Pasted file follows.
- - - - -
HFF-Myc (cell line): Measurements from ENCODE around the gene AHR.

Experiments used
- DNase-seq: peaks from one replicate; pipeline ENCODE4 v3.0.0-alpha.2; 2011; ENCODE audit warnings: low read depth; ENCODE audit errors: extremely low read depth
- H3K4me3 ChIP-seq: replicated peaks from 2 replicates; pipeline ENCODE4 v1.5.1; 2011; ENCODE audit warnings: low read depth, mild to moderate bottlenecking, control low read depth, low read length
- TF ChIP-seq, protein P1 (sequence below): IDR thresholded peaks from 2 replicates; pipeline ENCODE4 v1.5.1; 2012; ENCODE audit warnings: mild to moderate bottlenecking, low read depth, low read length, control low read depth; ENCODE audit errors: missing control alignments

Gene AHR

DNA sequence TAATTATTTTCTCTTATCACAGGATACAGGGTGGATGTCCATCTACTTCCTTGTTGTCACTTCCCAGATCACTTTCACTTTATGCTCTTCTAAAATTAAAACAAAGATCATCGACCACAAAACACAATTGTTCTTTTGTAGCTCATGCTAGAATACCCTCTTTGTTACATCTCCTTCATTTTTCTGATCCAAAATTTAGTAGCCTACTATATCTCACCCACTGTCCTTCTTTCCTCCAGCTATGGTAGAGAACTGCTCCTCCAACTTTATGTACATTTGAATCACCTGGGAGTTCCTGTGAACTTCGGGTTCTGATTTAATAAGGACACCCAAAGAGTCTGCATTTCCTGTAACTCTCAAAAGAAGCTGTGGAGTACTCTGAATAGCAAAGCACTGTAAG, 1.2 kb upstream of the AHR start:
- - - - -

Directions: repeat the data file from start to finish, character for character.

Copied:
HFF-Myc (cell line): Measurements from ENCODE around the gene AHR.

Experiments used
- DNase-seq: peaks from one replicate; pipeline ENCODE4 v3.0.0-alpha.2; 2011; ENCODE audit warnings: low read depth; ENCODE audit errors: extremely low read depth
- H3K4me3 ChIP-seq: replicated peaks from 2 replicates; pipeline ENCODE4 v1.5.1; 2011; ENCODE audit warnings: low read depth, mild to moderate bottlenecking, control low read depth, low read length
- TF ChIP-seq, protein P1 (sequence below): IDR thresholded peaks from 2 replicates; pipeline ENCODE4 v1.5.1; 2012; ENCODE audit warnings: mild to moderate bottlenecking, low read depth, low read length, control low read depth; ENCODE audit errors: missing control alignments

Gene AHR

DNA sequence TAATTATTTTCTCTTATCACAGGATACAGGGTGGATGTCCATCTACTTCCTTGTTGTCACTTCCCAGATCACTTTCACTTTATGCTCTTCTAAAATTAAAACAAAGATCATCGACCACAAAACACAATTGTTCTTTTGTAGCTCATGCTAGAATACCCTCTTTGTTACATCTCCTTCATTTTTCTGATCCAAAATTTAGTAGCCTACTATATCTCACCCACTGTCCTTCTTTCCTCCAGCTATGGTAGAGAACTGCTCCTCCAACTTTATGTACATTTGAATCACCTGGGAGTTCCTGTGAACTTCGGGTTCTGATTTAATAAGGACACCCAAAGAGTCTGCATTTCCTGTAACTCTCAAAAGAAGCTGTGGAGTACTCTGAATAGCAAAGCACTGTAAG, 1.2 kb upstream of the AHR start: